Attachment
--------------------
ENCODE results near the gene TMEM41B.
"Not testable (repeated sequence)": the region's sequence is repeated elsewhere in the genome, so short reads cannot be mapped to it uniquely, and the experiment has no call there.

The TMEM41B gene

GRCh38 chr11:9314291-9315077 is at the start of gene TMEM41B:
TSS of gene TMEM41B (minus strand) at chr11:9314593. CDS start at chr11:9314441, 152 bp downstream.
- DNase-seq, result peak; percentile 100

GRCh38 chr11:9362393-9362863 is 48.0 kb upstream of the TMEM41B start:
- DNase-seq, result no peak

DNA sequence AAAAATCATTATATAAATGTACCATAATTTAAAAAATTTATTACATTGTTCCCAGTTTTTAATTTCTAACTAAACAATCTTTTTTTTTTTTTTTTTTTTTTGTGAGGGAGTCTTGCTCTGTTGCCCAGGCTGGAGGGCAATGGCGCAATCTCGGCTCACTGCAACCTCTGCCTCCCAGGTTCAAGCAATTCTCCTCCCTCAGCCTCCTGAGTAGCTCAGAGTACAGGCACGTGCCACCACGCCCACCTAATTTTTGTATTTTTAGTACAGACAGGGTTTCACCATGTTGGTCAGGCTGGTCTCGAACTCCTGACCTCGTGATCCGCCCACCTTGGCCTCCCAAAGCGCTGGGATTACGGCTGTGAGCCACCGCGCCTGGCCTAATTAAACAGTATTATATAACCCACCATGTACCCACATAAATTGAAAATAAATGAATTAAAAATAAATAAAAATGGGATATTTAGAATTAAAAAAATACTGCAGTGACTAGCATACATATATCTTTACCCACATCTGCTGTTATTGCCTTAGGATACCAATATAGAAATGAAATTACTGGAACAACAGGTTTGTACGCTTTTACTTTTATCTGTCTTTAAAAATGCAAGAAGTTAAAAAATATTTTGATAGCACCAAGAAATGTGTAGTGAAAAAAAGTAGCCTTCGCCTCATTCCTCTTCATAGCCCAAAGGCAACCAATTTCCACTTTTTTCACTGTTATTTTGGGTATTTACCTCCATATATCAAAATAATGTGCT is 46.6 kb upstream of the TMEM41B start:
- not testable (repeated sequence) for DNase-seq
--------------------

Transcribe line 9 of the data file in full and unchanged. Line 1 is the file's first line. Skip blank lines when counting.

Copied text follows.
DNA sequence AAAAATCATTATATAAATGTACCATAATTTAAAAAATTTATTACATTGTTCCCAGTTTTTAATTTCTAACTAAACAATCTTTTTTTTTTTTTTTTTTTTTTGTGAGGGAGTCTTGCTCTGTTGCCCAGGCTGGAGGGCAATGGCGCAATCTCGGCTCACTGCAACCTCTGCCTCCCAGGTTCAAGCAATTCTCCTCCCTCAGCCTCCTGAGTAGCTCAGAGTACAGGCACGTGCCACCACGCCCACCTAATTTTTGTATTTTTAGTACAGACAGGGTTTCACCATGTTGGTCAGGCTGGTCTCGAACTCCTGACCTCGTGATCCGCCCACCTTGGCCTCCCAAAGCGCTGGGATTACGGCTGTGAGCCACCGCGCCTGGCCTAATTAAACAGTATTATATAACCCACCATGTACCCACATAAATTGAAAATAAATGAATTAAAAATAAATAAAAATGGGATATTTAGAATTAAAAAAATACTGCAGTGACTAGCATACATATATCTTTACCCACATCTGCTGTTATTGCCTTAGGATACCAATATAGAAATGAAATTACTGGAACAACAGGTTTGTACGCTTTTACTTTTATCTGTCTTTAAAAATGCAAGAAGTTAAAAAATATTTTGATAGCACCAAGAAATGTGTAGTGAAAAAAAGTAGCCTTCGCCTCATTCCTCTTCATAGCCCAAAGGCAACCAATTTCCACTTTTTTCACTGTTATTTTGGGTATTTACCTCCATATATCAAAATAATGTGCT is 46.6 kb upstream of the TMEM41B start: